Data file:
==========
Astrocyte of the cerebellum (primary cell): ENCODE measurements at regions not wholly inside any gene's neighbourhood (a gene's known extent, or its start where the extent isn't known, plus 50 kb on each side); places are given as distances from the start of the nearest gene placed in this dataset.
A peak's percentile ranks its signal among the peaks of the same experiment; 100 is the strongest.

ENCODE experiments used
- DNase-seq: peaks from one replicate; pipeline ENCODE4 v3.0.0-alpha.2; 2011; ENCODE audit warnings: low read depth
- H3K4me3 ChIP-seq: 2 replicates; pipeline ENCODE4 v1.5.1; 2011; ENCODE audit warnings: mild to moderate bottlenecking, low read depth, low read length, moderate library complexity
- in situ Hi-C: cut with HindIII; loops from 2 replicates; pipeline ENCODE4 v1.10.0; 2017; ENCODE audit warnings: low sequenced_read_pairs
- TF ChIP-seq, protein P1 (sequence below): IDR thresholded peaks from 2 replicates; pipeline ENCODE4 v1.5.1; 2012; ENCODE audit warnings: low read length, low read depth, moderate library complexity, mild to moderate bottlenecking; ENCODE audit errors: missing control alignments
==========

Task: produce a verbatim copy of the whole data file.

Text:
Astrocyte of the cerebellum (primary cell): ENCODE measurements at regions not wholly inside any gene's neighbourhood (a gene's known extent, or its start where the extent isn't known, plus 50 kb on each side); places are given as distances from the start of the nearest gene placed in this dataset.
A peak's percentile ranks its signal among the peaks of the same experiment; 100 is the strongest.

ENCODE experiments used
- DNase-seq: peaks from one replicate; pipeline ENCODE4 v3.0.0-alpha.2; 2011; ENCODE audit warnings: low read depth
- H3K4me3 ChIP-seq: 2 replicates; pipeline ENCODE4 v1.5.1; 2011; ENCODE audit warnings: mild to moderate bottlenecking, low read depth, low read length, moderate library complexity
- in situ Hi-C: cut with HindIII; loops from 2 replicates; pipeline ENCODE4 v1.10.0; 2017; ENCODE audit warnings: low sequenced_read_pairs
- TF ChIP-seq, protein P1 (sequence below): IDR thresholded peaks from 2 replicates; pipeline ENCODE4 v1.5.1; 2012; ENCODE audit warnings: low read length, low read depth, moderate library complexity, mild to moderate bottlenecking; ENCODE audit errors: missing control alignments